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Stephen Miller brings a lot of experience in the entrepreneurial and startup world as he becomes the first senior director of entrepreneurship for the Daniels College of Business at the University of Denver.

Miller, 47, is the former president and CEO of CleanLaunch, Colorado’s clean-tech incubator and part of the Colorado Center for Renewable Energy and Economic Development at the National Renewable Energy Laboratory in Golden. He also was co-founder of the Cleantech Open-Rocky Mountain, a renewable-energy, business-plan competition.

He also served as executive director of Denver Ventures at Stapleton (CTEK Stapleton), a business incubator for early-stage companies. He currently serves on the boards of the Rocky Mountain Business Incubator Coalition and Colorado Energy Coalition, among others.

Miller also worked in economic development with the former Southeast Business Partnership.

Overall, he’s worked with such clients as Forest City Stapleton, the City of Lone Tree and Skyridge Medical Center, among others.

The Denver Business Journal spoke with Miller about how he plans to foster entrepreneurship and curriculum development in this new position and about some of his past accomplishments.

Q: Why is this the right time for Daniels College of Business to add a director of entrepreneurship?

A: For a variety of reasons. We’re finding in the undergraduate, graduate and executive MBA programs, there’s more interest in entrepreneurship than there’s ever been. I’ve found that entrepreneurship thrives in down economic times because the big companies aren’t hiring, so people are forced to pursue their own opportunities. I also think, especially for young people, the evolution of social media provides a lot more exposure to entrepreneurship and the outcome of entrepreneurial efforts to them.

Q: How do you plan to build key partnerships and relationships in the entrepreneurial community?

A: One of the reasons I was brought in was my background and history. I’m coming in with relationships with a broad range of angel investors and venture capitalists here, and perhaps more importantly, outside of Colorado. … So much of our VC comes from outside the metro Denver area.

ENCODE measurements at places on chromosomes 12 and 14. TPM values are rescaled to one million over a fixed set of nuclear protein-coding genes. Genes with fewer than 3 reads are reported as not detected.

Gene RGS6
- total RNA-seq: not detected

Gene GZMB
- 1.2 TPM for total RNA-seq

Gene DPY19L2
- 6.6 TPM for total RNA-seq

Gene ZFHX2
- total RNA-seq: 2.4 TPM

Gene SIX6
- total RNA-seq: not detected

A key part of our outreach is working with all the incubators throughout the region. And of course, connecting with business as well. We always think of entrepreneurship as being stand-alone scientists or software developers, sitting in a basement or a bedroom, coming up with the next big thing. The reality is that some of our innovators come out of an existing business, either via layoffs or by pursuing an interest.

Some people in their business worlds aren’t given the opportunity to innovate. We see people at DU pursuing educational opportunities while still being employed. Entrepreneurism sometimes is fostered within the workplace, and if not, we’re happy to help out as well.

Q: How will you work with the faculty and staff to enhance the overall entrepreneurial curriculum?

A: My responsibility is to co-develop curriculum both with existing faculty and a new faculty member we’re in the process of hiring, in the Koch Endowed Chair [named for Walter K. Koch, this position will begin in the fall]. We’ll have a professor who’s in charge of entrepreneurism, who will be my evil twin. I’m more adjunct faculty. I may spend some time in the classroom, at the election of our faculty here.

We have faculty who have done some very entrepreneurial things; we do have some classwork already in place. Over the next year, we’ll put together a more comprehensive entrepreneurial curriculum for the new faculty member and with the existing faculty, something a little more comprehensive. Our intent is that students could cross-enroll across all the different schools of the university.

We expect in the long run to have both an undergraduate component as well as a graduate component. We’re considering whether we want to do a major in entrepreneurism, or a concentration or a certificate program.

We’re pulling ideas from some of the country’s best programs, such as Rice University and the Darden School of Business at the University of Virginia. There are some great entrepreneurial programs around the country, so we don’t have to reinvent the wheel, but instead find what’s the right offering for our students.

Q: Tell us about your plans to design and launch new entrepreneurship activities.

A: There’s clubs and organizations among the student body. One of the things I’ll be doing is further connecting them with the entrepreneurial community throughout the region. That’ll be one component. Another is demonstrated by our faculty and their innovative nature.Steve Haag has a new class called “Gateway to Business”; freshmen students in this class form a mobile app, build a prototype and compete for funding.